From Brain Drain to Brain Gain: The Battle Against Talent Drain
Peter Ndiangui
Florida Gulf Coast University
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talent drain
smart growth
smart cities
brain gain

How to Cite

Ndiangui, P. (2020). From Brain Drain to Brain Gain: The Battle Against Talent Drain. Journal of Culture and Values in Education, 4(1), 34-48.


Building an enabling scientific community of educated or professional people is a growing focus for many American cities. The retention of home-grown graduates increases the intellectual capacity in a region. Arising from technology-driven accelerated growth, the geographical mobility of young skilled workers has become a key issue in recent studies, attracting the attention of both academics and policymakers. The purpose of this paper is to investigate the factors that influence the retention or draining of graduates from a mid-sized higher education instruction’s Child and Youth Studies (CYS), an innovative transformational educational program. The program is focused on developing a socially entrepreneurial mindset on the part of the learner. The study is also aimed at identifying how urban areas in southwest Florida would work toward retaining a large pool of young innovative graduates and enjoy the benefits of smart growth. The data for the study was collected by sending out a survey to 115 current students or those who are about to graduate. The selected 50 (43.5%) participated in the study by completing the survey. The data was analyzed using several descriptive statistics. Several retention factors were identified. They included socio-economic and recreational factors. The research found that the majority of the graduates left not just because it was not easy to find competitive-paying jobs in the region but rather because of lack of awareness of the availability. Other significant factors included inadequate housing, lack of support for their entrepreneurial incubators, and poor public transport. It was also evident that a large number of potential local employers were not aware of the benefits of hiring the CYS graduates. Greater involvement of college students and recent graduates in the community projects would increase retention. It is proposed that each of the SW Florida cities should develop policies that will make them more attractive to the graduates. They should also identify ways of increasing awareness of opportunities available for the graduates in the region.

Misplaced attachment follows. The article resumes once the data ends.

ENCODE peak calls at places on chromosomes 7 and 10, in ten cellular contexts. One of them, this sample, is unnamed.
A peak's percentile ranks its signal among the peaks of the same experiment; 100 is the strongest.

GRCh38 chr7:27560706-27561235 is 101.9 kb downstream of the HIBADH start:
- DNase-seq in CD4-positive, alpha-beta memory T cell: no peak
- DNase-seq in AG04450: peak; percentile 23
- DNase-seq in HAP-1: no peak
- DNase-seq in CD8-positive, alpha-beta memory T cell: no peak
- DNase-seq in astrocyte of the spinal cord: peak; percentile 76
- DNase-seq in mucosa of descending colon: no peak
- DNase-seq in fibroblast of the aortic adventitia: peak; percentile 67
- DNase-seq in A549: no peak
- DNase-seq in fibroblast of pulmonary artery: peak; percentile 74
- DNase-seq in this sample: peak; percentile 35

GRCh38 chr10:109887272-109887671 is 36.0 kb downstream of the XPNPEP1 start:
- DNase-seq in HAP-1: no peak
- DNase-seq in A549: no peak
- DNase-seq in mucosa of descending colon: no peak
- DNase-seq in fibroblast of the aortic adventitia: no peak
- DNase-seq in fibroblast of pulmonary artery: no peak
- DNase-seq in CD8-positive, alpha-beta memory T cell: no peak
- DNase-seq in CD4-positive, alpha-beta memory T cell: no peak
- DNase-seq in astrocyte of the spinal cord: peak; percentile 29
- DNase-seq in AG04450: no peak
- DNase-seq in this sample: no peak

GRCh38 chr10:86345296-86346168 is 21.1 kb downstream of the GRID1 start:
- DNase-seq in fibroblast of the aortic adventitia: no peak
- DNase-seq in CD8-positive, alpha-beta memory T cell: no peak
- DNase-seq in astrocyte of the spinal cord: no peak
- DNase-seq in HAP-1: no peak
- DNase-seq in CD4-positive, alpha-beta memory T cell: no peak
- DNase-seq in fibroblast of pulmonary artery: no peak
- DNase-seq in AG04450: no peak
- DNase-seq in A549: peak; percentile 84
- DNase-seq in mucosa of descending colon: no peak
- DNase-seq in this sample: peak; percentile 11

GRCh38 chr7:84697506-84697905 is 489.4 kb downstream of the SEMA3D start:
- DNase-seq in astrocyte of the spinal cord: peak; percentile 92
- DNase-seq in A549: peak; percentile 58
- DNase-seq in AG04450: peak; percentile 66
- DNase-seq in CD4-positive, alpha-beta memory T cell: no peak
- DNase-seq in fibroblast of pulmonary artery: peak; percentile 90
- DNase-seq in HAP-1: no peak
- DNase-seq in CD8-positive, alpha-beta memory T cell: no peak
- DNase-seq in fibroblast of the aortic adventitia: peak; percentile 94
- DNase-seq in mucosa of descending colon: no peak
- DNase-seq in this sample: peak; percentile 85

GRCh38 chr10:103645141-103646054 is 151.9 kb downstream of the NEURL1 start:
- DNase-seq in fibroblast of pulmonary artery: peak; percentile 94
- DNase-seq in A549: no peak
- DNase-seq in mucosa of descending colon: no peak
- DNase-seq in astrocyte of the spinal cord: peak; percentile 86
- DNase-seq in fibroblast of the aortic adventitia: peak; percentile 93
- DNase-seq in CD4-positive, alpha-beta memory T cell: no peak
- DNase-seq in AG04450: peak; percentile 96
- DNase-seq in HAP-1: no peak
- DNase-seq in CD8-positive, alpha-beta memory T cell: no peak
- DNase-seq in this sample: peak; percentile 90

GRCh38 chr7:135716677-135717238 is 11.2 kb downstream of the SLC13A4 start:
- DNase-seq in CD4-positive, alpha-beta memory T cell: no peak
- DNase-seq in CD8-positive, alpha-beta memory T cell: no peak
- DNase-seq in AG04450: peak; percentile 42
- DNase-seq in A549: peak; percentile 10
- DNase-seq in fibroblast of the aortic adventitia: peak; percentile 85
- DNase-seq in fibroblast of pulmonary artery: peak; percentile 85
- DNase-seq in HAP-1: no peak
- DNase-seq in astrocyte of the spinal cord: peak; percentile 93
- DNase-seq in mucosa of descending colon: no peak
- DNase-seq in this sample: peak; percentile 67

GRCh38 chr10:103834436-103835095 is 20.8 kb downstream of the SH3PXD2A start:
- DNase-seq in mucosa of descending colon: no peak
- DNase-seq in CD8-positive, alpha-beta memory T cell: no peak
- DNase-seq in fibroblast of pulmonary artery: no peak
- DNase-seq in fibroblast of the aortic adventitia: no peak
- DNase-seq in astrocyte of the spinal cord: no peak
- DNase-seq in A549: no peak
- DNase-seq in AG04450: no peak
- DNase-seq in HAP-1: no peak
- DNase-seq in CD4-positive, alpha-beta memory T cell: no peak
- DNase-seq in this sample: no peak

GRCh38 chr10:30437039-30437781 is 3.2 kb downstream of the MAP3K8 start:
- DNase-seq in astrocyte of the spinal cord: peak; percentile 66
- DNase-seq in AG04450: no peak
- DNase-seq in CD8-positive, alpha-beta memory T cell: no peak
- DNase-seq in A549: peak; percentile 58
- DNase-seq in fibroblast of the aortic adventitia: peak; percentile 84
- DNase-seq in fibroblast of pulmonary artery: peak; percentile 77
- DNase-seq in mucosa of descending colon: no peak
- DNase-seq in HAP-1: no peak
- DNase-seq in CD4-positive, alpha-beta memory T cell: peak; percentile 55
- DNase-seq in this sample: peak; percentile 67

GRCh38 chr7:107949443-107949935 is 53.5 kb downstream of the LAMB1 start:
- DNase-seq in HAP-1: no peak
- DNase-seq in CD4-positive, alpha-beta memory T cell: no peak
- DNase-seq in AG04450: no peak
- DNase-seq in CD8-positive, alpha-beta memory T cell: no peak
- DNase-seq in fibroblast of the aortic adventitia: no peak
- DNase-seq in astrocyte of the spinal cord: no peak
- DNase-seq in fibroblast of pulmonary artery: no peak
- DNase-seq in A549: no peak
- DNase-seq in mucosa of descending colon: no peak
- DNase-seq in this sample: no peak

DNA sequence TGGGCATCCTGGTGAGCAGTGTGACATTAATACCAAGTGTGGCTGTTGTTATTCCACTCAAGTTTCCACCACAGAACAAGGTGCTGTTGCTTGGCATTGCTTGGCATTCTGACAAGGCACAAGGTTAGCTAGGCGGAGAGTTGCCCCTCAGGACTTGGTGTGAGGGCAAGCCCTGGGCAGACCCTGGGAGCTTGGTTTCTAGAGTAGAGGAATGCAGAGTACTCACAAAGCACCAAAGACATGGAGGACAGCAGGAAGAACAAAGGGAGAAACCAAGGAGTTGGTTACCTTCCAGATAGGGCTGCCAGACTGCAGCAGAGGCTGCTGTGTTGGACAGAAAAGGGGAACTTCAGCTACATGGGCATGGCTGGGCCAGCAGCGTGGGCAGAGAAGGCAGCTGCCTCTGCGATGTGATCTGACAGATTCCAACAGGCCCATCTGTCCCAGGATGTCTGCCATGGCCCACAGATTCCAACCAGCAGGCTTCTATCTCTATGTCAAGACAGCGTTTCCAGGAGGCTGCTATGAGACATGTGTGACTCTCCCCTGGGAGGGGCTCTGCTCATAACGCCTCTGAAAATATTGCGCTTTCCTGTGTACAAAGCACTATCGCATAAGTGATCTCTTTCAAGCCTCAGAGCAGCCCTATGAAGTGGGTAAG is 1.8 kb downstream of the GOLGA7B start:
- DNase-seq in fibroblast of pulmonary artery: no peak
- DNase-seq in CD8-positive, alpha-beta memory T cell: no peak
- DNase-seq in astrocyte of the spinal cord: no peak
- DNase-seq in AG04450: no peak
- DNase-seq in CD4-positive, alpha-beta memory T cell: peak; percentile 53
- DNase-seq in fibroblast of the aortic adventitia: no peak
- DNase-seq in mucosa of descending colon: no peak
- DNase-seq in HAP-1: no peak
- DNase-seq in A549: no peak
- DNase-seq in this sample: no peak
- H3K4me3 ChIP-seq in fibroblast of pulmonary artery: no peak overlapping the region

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This is an Open Access article distributed under the terms of the Creative Commons Attribution 4.0 International license (  


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